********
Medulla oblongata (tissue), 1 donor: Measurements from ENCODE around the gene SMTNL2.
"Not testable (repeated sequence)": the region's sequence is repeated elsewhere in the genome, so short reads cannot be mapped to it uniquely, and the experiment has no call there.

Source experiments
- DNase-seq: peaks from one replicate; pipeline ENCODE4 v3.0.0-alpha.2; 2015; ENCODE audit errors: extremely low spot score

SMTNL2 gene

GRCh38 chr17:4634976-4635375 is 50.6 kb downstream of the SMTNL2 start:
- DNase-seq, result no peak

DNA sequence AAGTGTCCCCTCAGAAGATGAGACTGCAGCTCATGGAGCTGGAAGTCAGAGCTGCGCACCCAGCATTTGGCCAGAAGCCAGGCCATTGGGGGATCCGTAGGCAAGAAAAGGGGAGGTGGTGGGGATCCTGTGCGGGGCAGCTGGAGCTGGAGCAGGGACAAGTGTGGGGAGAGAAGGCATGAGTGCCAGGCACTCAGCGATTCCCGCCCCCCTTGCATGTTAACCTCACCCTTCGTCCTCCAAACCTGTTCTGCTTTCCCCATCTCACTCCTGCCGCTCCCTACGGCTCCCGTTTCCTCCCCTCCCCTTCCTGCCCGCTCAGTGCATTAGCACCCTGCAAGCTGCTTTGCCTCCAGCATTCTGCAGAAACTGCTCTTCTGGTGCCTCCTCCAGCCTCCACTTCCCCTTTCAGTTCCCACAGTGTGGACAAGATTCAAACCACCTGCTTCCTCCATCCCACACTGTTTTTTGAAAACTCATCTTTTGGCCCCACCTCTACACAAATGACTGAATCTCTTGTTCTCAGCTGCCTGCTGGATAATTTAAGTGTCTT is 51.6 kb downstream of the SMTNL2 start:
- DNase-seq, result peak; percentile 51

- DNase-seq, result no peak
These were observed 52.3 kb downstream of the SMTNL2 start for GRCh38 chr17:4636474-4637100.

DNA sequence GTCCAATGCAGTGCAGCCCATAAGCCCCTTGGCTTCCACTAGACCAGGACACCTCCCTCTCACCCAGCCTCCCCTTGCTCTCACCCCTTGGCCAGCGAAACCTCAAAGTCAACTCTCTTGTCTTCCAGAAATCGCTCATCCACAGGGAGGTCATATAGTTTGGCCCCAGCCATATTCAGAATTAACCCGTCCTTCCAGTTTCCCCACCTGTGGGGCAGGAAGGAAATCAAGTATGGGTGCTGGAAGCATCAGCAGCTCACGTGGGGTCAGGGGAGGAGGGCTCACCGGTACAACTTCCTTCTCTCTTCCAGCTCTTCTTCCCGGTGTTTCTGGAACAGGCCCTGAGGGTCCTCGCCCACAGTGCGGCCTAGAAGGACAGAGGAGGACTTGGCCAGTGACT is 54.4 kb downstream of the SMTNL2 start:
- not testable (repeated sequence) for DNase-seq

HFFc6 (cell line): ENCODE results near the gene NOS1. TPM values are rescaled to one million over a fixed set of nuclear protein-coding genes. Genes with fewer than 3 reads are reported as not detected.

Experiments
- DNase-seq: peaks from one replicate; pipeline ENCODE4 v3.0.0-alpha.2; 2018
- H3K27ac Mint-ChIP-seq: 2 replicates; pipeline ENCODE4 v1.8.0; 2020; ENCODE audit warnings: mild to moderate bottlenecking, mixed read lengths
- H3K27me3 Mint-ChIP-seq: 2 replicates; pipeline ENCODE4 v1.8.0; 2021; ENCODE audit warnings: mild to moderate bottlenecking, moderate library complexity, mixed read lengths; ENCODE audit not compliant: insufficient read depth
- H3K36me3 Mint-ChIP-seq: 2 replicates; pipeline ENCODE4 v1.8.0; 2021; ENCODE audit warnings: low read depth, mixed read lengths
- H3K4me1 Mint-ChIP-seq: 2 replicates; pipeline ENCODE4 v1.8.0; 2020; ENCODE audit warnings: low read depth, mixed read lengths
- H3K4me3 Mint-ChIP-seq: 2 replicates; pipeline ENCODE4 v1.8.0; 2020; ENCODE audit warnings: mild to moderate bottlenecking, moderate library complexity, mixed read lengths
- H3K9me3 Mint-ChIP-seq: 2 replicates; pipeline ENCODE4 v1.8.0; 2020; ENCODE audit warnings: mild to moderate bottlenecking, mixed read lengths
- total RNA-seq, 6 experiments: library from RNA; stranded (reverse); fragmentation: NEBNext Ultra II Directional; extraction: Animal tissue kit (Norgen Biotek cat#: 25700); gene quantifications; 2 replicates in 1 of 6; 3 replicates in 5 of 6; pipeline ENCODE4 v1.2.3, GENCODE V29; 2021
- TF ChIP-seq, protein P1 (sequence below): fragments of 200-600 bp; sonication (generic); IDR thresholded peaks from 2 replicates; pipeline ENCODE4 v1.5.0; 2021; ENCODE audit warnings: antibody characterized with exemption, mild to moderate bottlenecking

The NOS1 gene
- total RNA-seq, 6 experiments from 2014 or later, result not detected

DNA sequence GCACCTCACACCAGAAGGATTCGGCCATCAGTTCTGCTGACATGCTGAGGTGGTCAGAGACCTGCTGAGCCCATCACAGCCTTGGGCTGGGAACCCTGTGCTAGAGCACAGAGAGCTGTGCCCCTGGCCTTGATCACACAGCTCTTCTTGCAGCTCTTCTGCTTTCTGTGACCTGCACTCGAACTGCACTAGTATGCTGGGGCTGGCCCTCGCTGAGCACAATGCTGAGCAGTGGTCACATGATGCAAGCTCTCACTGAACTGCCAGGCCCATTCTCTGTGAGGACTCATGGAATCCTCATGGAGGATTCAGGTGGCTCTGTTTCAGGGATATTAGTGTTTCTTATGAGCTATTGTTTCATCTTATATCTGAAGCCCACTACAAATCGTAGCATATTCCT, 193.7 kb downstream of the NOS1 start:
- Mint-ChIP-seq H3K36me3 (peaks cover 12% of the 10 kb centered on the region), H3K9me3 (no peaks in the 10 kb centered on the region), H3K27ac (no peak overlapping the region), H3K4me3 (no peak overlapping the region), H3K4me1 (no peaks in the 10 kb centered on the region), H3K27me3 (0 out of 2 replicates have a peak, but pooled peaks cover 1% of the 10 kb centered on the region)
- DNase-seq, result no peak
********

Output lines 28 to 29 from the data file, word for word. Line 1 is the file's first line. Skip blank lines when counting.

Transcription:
- Mint-ChIP-seq H3K36me3 (peaks cover 12% of the 10 kb centered on the region), H3K9me3 (no peaks in the 10 kb centered on the region), H3K27ac (no peak overlapping the region), H3K4me3 (no peak overlapping the region), H3K4me1 (no peaks in the 10 kb centered on the region), H3K27me3 (0 out of 2 replicates have a peak, but pooled peaks cover 1% of the 10 kb centered on the region)
- DNase-seq, result no peak